The Jersey Aircraft Registry (JAR) was relaunched last year as ‘the world’s first blockchain registry’ under a new partnership model between the Ports of Jersey and IT specialist TrustFlight (Jersey). But the JAR has again failed to gain any momentum and TrustFlight has now withdrawn from the operation. There are just three active aircraft on the registry – a Cessna Citation CJ4, a Beechcraft Baron and a BN Islander – and sole responsibility for the JAR has reverted to the Ports of Jersey.
By way of comparison, the Guernsey Aircraft Register – generally known as ‘2-REG’ – boasts just under 300 current aircraft and has been particularly successful in registering dormant commercial airliners between leases. The original plan was for Jersey and Guernsey to operate a joint Channel Islands’ registry, but the two islands failed to reach agreement after protracted negotiations and Guernsey went it alone. 2-REG was launched in December 2013, with the JAR following two years later. 2-REG is run as a public/private partnership between the Guernsey government and Amsterdam-based SGI Aviation, a subsidiary of US venture capital firm Seabury Capital.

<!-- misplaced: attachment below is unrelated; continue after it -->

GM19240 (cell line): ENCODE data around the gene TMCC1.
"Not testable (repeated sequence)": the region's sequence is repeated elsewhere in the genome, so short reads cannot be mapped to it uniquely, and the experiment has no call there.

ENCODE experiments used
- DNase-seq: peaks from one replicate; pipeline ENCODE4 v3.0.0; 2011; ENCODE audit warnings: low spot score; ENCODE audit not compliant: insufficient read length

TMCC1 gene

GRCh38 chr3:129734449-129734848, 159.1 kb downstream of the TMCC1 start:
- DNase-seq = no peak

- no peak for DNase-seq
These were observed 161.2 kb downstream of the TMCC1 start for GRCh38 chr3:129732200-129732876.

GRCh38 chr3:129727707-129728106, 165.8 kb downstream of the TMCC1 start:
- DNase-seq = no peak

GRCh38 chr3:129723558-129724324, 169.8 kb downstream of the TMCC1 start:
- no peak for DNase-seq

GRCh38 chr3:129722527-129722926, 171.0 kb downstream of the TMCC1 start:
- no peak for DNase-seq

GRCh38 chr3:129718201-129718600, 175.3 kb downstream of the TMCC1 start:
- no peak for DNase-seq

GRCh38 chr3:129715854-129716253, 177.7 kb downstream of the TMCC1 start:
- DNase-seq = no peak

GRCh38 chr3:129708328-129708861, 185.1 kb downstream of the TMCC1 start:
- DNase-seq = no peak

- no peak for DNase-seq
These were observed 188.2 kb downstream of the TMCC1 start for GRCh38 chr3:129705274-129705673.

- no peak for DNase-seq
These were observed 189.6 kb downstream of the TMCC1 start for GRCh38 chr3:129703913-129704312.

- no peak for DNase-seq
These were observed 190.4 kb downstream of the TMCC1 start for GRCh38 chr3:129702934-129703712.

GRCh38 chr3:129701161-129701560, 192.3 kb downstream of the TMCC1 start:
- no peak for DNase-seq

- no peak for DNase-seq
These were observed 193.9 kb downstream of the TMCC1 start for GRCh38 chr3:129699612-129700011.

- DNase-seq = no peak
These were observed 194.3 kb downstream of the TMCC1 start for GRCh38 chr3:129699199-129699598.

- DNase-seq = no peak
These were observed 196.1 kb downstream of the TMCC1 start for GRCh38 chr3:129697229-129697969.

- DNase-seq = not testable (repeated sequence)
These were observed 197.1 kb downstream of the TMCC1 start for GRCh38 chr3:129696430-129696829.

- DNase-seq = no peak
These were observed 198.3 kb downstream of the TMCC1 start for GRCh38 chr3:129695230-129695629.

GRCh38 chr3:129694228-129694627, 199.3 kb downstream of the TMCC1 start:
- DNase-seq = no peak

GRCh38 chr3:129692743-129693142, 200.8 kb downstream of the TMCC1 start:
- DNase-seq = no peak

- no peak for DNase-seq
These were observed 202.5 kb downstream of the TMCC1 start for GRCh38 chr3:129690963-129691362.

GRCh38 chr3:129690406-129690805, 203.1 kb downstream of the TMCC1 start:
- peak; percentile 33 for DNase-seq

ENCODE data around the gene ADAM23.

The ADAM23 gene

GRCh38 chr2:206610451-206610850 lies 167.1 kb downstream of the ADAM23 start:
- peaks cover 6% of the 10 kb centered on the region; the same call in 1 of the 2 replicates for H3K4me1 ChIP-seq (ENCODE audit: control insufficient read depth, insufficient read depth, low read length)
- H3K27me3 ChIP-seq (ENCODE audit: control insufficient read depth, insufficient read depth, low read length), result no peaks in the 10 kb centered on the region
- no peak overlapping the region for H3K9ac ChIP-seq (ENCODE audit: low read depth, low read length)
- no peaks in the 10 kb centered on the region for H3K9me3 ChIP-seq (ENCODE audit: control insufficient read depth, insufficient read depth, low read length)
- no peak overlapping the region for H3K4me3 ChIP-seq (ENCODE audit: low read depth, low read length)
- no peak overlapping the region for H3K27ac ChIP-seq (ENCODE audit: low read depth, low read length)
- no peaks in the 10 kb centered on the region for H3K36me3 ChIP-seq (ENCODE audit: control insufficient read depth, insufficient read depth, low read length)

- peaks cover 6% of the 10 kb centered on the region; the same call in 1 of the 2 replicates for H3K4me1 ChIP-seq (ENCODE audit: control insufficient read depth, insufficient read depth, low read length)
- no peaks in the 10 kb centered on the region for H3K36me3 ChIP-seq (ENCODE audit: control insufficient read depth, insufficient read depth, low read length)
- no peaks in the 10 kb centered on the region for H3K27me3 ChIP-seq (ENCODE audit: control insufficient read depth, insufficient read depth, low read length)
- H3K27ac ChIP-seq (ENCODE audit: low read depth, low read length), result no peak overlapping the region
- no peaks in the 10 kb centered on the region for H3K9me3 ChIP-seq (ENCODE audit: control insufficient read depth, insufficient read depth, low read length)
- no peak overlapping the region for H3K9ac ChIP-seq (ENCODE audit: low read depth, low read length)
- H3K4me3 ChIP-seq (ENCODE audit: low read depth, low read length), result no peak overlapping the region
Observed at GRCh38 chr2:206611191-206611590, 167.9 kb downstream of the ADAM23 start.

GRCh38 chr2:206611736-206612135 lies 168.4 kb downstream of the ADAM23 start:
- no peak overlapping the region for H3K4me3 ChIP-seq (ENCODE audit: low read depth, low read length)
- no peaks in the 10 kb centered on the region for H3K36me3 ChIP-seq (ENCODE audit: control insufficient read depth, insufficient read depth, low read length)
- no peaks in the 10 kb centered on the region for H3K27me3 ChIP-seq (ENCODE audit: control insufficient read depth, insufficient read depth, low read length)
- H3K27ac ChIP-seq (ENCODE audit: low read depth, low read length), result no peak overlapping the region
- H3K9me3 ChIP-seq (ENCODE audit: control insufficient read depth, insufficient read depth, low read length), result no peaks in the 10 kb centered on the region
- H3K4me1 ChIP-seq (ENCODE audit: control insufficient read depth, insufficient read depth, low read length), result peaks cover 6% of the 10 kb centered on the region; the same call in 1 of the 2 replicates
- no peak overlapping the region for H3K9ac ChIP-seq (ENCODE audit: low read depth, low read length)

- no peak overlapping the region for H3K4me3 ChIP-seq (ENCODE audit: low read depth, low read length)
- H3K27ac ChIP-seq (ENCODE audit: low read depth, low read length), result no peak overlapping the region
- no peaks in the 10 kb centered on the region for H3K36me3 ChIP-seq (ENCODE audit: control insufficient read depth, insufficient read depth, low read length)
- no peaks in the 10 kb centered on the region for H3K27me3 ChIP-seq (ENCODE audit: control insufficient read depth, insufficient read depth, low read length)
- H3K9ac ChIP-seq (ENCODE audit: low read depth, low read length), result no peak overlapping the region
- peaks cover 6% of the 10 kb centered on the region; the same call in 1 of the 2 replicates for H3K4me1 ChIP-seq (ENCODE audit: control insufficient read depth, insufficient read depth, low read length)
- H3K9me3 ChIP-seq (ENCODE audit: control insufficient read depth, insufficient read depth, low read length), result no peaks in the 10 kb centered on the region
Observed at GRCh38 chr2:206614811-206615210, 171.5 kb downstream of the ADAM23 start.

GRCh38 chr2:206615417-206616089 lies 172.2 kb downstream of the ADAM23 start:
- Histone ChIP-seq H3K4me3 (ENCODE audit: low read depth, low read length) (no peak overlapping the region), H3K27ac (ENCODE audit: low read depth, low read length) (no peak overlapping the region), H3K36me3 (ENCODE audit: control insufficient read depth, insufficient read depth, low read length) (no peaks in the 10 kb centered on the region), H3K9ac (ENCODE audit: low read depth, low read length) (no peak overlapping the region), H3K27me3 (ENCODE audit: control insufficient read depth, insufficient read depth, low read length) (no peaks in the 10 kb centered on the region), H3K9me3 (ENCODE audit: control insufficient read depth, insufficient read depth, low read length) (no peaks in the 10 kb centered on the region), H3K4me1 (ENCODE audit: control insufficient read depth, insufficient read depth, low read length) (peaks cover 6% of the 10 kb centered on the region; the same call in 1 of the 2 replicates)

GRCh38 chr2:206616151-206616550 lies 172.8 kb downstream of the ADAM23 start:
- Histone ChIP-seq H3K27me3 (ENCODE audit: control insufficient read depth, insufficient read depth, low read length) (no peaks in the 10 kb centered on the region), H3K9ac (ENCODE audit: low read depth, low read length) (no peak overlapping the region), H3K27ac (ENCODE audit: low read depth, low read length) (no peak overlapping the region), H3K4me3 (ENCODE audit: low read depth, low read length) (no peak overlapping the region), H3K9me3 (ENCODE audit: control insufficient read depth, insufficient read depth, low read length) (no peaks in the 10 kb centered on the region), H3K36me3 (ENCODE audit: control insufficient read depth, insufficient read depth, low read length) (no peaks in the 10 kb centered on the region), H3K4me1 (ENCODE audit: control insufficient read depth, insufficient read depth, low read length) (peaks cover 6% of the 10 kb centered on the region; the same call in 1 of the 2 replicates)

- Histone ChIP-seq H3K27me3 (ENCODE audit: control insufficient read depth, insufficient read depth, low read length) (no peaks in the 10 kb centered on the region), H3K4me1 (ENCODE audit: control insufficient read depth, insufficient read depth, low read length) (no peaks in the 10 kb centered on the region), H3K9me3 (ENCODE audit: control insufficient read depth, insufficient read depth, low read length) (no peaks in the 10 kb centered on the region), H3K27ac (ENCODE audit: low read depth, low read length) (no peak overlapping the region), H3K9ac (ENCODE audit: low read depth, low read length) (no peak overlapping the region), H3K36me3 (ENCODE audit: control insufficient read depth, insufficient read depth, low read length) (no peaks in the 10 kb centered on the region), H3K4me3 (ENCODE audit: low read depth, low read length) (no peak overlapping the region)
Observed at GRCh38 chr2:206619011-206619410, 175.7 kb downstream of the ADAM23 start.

If comments in the press are to be taken seriously, the JAR is currently viewed locally as “a vanity project” and “an embarrassment” having cost almost £1 million to set up with negligible return. According to Deputy Kirsten Morel, minister at the Economic Development Department, the Jersey government is refocusing the registry to help develop a ‘sustainable and low carbon’ aviation sector. Morel said a decision on the continued viability of the JAR would be made by December 2022.